Published November 28, 2023 | Version v1
Publication Open

Afforestation of savannah using cocoa agroforestry: :impacts on ecosystem services and effects of associated tree species on soil fertility

  • 1. CIRAD, Eco&sols, Yaounde, Cameroon,
  • 2. World Agroforestry, Yaounde, Cameroon,,
  • 3. Eco&Sols, Institut Agro, Univ Montpellier, CIRAD, INRAE, IRD, Montpellier, France
  • 4. CIRAD, AbSys, Montpellier, France,,,
  • 5. IRAD, Yaounde, Cameroon,
  • 6. CIRAD, Eco&Sols, Montpellier, France,
  • 7. IRAD, Yaounde, Cameroon,
  • 8. INRAE, AbSys, Montpellier, France,


Past studies showed a gradual expansion of forest over savannah in forest-savannah transition zones in Central Africa. While the natural encroachment of savannah by forest is more and more impeded by human activities, farmers in Cameroon have proven that afforestation of savannah is achievable using cocoa and specific technics to build up an associated tree canopy. Furthermore, mature cocoa agroforestry systems created on savannah (S-cAFS) or in forest (F-cAFS) exhibit comparable multi-strata structures. By combining measurements of cocoa yield, litterfall, soil quality, carbon storage and tree species diversity along an age gradient (1 to 70 years), we showed that those variables in S- and F-cAFS tended to comparable levels after several decades. Results also emphasized the ability of S-cAFS to increase most of the ecosystem services (including soil fertility and plant diversity) although the time needed to reach levels found in F-cAFS varied strongly amongst variables.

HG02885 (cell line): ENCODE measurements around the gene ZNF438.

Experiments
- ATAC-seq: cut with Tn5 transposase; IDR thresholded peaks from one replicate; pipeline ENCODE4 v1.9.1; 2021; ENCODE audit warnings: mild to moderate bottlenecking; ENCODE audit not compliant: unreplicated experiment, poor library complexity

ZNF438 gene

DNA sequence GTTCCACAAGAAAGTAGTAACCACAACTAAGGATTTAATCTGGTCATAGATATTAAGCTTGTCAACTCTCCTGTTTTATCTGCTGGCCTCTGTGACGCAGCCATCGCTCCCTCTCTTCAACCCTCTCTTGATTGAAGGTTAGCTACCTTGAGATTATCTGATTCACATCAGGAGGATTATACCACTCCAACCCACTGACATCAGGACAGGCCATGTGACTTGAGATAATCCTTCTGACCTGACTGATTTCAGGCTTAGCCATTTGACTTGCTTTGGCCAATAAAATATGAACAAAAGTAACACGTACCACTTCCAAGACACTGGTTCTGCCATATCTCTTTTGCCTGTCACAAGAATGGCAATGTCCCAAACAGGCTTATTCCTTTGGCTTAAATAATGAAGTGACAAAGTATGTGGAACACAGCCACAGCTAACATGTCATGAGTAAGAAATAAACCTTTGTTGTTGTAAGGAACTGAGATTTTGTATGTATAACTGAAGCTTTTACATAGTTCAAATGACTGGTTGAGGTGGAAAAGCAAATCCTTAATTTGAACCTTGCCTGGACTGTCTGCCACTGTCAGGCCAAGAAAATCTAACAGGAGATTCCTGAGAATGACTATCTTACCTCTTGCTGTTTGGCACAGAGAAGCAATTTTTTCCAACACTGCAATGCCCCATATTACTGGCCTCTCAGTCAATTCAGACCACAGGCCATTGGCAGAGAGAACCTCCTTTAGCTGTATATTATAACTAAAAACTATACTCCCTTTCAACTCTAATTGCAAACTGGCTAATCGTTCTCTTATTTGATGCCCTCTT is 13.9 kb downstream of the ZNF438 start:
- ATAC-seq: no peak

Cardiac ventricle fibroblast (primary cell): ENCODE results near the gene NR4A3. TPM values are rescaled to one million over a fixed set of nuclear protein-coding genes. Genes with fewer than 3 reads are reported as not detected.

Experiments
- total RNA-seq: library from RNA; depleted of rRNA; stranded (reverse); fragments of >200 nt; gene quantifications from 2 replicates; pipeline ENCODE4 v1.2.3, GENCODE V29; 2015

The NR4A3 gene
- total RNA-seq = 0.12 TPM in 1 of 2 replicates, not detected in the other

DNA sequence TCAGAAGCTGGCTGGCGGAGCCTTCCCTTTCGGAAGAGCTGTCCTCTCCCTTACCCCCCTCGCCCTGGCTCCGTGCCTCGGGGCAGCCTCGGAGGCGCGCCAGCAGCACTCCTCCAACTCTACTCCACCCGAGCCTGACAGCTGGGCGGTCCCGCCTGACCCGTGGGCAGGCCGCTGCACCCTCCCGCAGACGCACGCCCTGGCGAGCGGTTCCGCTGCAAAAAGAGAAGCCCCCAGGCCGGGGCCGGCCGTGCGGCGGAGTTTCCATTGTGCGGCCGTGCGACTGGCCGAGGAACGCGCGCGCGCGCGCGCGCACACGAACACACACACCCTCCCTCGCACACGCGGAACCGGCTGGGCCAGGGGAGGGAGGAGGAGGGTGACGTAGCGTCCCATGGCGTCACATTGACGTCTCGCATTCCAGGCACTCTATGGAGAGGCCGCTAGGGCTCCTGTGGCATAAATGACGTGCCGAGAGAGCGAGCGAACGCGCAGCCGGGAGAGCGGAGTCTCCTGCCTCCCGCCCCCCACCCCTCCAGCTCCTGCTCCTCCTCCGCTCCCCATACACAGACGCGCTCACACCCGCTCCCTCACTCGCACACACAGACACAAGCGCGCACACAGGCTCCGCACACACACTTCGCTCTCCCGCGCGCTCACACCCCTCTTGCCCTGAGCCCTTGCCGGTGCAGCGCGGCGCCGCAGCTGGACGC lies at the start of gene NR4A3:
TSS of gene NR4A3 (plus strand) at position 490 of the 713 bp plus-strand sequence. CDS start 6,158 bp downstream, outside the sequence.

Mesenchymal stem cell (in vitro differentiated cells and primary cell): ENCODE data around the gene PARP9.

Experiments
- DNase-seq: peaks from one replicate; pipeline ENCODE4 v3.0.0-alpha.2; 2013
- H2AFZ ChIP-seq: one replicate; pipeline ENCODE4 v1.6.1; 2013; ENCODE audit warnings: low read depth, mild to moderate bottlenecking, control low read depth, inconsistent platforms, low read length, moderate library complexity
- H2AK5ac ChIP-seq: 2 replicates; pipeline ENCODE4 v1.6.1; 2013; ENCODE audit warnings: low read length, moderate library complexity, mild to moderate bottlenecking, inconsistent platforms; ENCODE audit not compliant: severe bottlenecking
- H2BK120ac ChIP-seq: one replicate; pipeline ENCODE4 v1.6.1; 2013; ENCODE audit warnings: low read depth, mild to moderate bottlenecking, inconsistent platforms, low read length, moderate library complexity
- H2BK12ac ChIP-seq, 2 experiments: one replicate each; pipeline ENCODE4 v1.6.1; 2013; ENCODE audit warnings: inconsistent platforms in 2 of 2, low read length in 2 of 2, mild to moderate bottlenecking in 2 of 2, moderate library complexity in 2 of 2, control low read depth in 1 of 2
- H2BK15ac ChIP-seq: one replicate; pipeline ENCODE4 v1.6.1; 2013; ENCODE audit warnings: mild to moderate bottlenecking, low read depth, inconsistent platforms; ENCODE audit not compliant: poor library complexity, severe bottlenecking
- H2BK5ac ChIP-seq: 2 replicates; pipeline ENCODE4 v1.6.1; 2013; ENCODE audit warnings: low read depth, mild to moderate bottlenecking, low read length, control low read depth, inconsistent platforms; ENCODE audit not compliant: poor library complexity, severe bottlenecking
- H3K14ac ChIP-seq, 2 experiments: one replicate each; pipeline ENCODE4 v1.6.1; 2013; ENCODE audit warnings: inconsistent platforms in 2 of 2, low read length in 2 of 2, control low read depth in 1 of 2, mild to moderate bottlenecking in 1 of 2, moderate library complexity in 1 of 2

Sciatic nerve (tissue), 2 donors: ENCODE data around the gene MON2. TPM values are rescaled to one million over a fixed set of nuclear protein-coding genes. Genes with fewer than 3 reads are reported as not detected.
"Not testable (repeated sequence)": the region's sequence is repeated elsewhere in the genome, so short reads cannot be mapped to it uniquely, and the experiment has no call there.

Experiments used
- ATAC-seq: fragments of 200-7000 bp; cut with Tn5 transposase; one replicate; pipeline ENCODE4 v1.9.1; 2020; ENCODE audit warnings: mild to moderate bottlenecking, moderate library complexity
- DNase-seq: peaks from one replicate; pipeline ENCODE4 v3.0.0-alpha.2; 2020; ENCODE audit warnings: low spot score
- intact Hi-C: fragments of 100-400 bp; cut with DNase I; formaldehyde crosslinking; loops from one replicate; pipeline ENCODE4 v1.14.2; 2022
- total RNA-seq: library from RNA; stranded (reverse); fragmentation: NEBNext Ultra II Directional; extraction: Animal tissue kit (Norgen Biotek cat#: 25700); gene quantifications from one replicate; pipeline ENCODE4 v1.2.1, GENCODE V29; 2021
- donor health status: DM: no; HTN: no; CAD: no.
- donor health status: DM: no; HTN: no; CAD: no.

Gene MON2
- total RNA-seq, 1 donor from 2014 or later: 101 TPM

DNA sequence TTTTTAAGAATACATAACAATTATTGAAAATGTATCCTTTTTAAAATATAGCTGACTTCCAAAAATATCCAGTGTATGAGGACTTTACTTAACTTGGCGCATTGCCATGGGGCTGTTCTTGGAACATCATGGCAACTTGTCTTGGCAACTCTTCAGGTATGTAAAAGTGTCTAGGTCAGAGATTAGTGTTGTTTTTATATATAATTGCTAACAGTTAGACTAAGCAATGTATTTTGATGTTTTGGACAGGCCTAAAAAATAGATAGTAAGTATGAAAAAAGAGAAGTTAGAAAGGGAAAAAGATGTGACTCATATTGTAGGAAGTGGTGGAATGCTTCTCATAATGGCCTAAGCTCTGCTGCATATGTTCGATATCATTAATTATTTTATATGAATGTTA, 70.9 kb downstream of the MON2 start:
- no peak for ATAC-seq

In addition to the previous study, we compared in a second time the impacts of the presence of shade trees on soil functions and cocoa yield in cocoa farms set up after savannah. To do so, we sampled 5 cocoa monocultures and 8 cAFS. Cocoa yield did not vary between these systems. Nonetheless, the soil P availability was improved in cAFS compared to monocultures. Within cAFS, unshaded cocoa conditions showed the lowest soil functions associated with the low leaf litter quality of cocoa plants. Tree species had contrasting effects on soil functions. Cocoa association with the fruit trees Canarium schweinfurthii and Dacryodes edulis did not improve soil fertility compared with unshaded cocoa, while associations with the legume tree Albizia adianthifolia, or the timber trees Milicia excelsa and Ceiba pentandra significantly improved soil N and P availability. These differences could be explained by the quality of the recycled litter, since low litter recalcitrance was strongly associated with increases in soil N and P availability, while soil pH and soil C contents increased with litter Ca restitution from C. pentandra.

Our results highlighted the positive impacts of cAFS establishment in savannah on soil fertility, species diversity and carbon storage in biomass and soil over time. Furthermore, we showed that using specific trees for soil quality and compatible with cocoa, and other trees for the provision of goods, can ensure cocoa AFS multifunctionality and sustainability. Future research will need to understand how plant diversity in these cocoa systems, can help to adapt to climate change.

Keywords: Cocoa agroforestry; ecosystem services; forest-savannah transition, litter traits, soil fertility


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